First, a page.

Wednesday, 3 December 2014

Morals and Ethics: How to Live Well

'What is a Good Life?' 

...asks Donald Dworkin in the New York Review of Books (Issue February 10, 2011)

I wonder what I am striving for, what I am hoping to achieve in my life or with my life. I have done wrong and made mistakes and know the difference - consciousness. I have no problem admitting to making mistakes and realise with experience how much I have learned from them and how little I need to feel responsible for them as long I do learn.  Doing wrong on the other hand, can have learning but a conscious decision to do wrong is very different. That is where the guilt comes.

What is guilt? Is it derived from my Catholic schooling, my parents influence, my peers or is it 'cognitive dissonance' (Festinger, 1957)? What do I do about it? I either change my belief that I am wrong or about what is wrong so I won't feel guilty. Or I find out information that might exonerate me or provide circumstances in which I might not be wrong. Or I demote the importance of the action of the wrong doing. Or I do the right thing so that my actions are in line with my beliefs. Dworkin (2011) suggests:

 '...it is unlikely that we will ever achieve a full integration of our moral, political, 
and ethical values that feels authentic and right. 
That is why living responsibly is a continuing project and never a completed task. 
But the wider the network of ideas we can explore,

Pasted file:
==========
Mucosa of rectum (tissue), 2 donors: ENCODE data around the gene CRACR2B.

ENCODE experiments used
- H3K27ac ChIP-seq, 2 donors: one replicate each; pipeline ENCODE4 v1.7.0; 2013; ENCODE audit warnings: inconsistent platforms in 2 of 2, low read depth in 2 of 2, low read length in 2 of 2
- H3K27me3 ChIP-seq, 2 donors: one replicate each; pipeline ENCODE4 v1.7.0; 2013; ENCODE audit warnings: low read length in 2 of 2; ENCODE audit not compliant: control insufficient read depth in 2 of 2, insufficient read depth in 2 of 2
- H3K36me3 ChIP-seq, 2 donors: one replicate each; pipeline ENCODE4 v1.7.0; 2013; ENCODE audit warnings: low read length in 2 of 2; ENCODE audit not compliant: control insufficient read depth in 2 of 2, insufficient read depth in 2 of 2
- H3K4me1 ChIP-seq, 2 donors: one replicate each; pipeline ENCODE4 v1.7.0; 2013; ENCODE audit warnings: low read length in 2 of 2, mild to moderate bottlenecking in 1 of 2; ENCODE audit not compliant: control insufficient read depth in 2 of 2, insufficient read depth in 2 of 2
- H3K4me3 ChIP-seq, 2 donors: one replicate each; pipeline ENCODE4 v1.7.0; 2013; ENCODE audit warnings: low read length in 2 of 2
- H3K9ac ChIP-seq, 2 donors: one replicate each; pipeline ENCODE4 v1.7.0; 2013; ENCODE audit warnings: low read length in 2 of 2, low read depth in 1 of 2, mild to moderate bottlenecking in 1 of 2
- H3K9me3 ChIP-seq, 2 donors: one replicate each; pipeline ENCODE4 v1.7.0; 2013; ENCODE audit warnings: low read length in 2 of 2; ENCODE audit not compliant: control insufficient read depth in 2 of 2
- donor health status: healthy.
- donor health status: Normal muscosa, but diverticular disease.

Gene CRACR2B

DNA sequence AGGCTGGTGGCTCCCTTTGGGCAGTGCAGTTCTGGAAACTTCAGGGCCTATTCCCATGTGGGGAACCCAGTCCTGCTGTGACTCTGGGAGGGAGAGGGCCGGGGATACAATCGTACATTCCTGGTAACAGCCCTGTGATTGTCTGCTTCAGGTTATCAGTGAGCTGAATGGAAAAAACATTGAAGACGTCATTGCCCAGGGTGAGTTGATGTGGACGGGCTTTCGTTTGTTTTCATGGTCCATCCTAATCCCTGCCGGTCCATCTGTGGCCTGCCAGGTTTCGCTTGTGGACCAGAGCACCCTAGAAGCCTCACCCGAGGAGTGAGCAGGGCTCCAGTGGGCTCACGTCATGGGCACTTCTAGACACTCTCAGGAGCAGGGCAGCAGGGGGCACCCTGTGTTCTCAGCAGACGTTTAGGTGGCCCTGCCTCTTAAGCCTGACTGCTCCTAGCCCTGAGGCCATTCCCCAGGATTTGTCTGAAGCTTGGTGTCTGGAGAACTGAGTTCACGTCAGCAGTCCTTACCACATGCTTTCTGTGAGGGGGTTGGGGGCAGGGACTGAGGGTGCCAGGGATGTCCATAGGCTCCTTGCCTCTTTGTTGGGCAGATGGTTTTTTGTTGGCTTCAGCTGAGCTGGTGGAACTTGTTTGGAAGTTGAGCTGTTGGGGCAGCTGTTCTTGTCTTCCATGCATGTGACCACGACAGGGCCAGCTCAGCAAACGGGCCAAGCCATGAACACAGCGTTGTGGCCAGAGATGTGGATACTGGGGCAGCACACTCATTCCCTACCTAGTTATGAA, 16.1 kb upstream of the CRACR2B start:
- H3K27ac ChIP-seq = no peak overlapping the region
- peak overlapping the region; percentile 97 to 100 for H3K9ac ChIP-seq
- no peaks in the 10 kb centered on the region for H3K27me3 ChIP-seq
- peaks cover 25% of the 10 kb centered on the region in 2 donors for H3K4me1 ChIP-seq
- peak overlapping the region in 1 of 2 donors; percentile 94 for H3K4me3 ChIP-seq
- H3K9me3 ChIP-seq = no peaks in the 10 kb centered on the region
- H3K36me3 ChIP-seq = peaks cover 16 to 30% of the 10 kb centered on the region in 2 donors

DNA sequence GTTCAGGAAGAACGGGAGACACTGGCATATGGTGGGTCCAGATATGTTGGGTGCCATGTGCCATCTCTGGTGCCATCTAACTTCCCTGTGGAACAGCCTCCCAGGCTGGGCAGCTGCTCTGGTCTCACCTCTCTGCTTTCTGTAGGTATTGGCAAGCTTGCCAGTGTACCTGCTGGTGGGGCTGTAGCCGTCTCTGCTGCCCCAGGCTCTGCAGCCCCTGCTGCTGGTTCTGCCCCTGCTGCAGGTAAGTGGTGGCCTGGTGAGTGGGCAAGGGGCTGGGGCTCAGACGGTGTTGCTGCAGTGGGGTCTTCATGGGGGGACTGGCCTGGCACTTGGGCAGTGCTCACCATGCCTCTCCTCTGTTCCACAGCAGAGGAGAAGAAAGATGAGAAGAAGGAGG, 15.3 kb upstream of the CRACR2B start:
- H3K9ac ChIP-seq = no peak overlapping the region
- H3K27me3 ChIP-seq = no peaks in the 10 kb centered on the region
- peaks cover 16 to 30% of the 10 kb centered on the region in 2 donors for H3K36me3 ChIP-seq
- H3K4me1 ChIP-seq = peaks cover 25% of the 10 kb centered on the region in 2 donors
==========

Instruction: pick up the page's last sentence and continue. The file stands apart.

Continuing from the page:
the further we can push that project.'

Is avoiding guilt or cognitive dissonance a good enough reason to do the right thing? Stosny (2008) advocates using the use of our sense of  'responsibilty' rather than guilt to fuel our actions, because it comes from 'basic compassion, with its inherent motivation to improve, appreciate, connect, or protect'. Dworkin (2011) considers ' we have a responsibility to live well and believe that living well means creating a life that is not simply pleasurable but good in that critical way.'

The consciousness I mentioned earlier which indicates the difference in my mind between making mistakes and 'doing wrong' comes across in Dworkin's (2011) explanation of why we should 'live well' (my emphasis):

We are charged to live well 
by the bare fact of our existence as self-conscious creatures with lives to lead.
 We are charged in the way we are charged by the value of anything entrusted to our care.
It is important that we live well; 
not important just to us or to anyone else, 
but just important.

Much in the same way that Smith (1982) mentioned the importance of 'process' over 'product', Dworkin (2011) considers:

The final value of our lives is adverbial, not adjectival -
a matter of how we actually lived, 
not of a label applied to the final result.

So if I want to know, the 'meaning of life', perhaps I need look no further than Dworkin (2011) when he says:


'We can think of living well as giving meaning - ethical meaning, 
if we want a name - to a life.'


Dworkin, R. (2011) What is a Good Life? The New York Review of Books, Issue February 10
Festinger, L. (1957). A Theory of Cognitive Dissonance. Stanford, CA: Stanford University Press.
Smith, M. (1980, 1982) Creators not Consumers, NAYC Publications /Youth Clubs UK, Second Edition
Guilt vs. Responsibility is Powerlessness vs. Power, Understanding emotional pollution and power, Issue

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